China, the first place hit by the virus, added 1 million seats to schedules this week, including 800,000 on domestic routes, and is now operating twice as many seats as the U.S. as its economy reopens. Meanwhile, Hong Kong’s Cathay Pacific Airways Ltd. added 40,000 seats and increased frequency by some 120 flights, Grant said.
“China’s domestic capacity stands at 75% of January’s level, the United States at 27% and Russia at 49% of pre-Covid-19 levels,” he said. “the U.K. level is only some 4%.”
The US-China Trade War of 2018 and 2019 will leave lasting scars in globalisation and it main consequence is a clear shift of China towards local products and locally mastered technologies.
Huawei’s Hisilicon chip unit overtook US semiconductor giant Qualcomm to be the biggest mobile phone chip supplier in China for the first time in history.
In the first quarter, the market share of Kirin, a mobile phone chip developed by Huawei’s chipset subsidiary HiSilicon, stood at 43.9 percent on the Chinese mainland, according to a semiconductor report from research and consulting company CINNO.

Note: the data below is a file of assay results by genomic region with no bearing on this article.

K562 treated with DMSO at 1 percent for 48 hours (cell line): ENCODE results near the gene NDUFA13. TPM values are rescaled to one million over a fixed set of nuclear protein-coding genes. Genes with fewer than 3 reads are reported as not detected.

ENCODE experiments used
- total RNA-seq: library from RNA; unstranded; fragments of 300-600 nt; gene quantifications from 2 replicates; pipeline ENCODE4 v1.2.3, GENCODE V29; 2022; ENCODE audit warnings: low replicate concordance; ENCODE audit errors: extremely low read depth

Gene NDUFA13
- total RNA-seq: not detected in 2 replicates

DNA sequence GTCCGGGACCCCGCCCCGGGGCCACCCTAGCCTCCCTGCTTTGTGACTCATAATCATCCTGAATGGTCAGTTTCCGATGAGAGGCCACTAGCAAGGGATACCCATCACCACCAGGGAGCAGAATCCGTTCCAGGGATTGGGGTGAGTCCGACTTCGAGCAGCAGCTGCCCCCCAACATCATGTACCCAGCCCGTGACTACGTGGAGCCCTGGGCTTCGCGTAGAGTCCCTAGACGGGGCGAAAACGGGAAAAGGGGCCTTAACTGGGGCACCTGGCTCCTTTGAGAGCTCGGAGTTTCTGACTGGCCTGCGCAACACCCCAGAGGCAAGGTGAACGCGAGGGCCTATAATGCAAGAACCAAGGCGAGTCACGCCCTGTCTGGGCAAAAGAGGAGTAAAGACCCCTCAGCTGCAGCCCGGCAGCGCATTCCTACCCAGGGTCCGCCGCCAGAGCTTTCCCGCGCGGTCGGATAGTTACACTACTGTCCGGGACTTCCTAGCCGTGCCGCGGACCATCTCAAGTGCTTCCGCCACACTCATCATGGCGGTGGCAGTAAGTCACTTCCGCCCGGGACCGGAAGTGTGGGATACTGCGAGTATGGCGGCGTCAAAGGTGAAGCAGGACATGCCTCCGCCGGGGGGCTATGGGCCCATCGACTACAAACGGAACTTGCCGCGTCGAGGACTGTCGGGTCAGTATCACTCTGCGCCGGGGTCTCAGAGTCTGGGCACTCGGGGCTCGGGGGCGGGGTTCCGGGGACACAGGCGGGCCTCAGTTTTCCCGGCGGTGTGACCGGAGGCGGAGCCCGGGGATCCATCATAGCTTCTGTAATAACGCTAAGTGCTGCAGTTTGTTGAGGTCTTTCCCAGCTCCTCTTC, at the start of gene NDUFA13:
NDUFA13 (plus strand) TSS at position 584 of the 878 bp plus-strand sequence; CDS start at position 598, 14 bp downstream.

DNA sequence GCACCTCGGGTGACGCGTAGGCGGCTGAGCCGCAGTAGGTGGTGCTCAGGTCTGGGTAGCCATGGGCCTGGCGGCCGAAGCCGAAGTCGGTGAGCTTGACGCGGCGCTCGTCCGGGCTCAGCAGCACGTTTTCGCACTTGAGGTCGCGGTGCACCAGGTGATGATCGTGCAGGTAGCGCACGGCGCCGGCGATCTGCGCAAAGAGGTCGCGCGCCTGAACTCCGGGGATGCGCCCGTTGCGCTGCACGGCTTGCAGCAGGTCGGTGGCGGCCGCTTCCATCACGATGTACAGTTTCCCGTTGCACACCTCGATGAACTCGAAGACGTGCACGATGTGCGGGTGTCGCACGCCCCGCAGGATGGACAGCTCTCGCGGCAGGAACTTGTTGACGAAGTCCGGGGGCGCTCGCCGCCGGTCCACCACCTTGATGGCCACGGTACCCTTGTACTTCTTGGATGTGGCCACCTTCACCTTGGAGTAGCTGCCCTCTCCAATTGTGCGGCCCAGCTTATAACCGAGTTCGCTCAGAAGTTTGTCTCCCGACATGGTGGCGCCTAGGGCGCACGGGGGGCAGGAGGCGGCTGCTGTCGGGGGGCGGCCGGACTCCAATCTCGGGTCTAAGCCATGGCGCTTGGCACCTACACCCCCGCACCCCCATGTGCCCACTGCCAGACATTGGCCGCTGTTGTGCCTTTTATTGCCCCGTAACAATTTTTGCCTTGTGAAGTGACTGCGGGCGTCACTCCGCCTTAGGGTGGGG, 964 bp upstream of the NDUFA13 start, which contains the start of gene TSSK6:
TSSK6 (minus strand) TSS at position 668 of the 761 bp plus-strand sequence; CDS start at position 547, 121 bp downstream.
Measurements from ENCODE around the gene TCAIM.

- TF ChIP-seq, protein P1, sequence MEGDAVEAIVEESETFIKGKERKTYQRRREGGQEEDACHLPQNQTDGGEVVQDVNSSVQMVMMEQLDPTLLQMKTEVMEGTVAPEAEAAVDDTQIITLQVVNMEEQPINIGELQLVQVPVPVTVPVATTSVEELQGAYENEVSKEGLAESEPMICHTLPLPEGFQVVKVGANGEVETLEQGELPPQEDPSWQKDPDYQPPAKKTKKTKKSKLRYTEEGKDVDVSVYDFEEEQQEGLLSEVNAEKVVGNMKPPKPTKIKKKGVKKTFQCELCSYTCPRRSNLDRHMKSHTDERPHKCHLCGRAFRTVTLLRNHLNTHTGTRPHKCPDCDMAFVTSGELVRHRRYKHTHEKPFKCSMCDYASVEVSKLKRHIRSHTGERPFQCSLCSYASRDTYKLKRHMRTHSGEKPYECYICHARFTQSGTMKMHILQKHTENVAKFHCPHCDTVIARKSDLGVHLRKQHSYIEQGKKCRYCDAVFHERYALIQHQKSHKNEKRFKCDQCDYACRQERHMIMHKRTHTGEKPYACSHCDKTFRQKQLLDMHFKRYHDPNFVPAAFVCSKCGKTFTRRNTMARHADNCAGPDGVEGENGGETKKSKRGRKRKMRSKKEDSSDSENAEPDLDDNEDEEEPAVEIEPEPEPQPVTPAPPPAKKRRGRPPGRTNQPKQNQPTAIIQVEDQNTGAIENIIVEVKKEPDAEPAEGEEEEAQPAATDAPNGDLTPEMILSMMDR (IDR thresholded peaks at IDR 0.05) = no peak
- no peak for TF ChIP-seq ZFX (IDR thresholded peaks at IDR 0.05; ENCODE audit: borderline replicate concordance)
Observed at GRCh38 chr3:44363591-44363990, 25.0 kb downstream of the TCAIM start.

Qualcomm ranked second with a market share of 32.8 percent, dropping from 48.1 percent in the same period last year, while Media Tek and Apple followed with 13.1 percent and 8.5 percent, respectively.
As the COVID-19 epidemic took a massive toll on China’s mobile phone sales, the country’s phone processor shipments plunged 44.5 percent year-on-year in the first three months, the report said.
However, Huawei further expanded its smartphone market rate to 36.9 percent this quarter from 28.7 percent in the same period of 2019, with other Android phone brands seeing their numbers dwindling, according to the data analysis firm Aurora Mobile.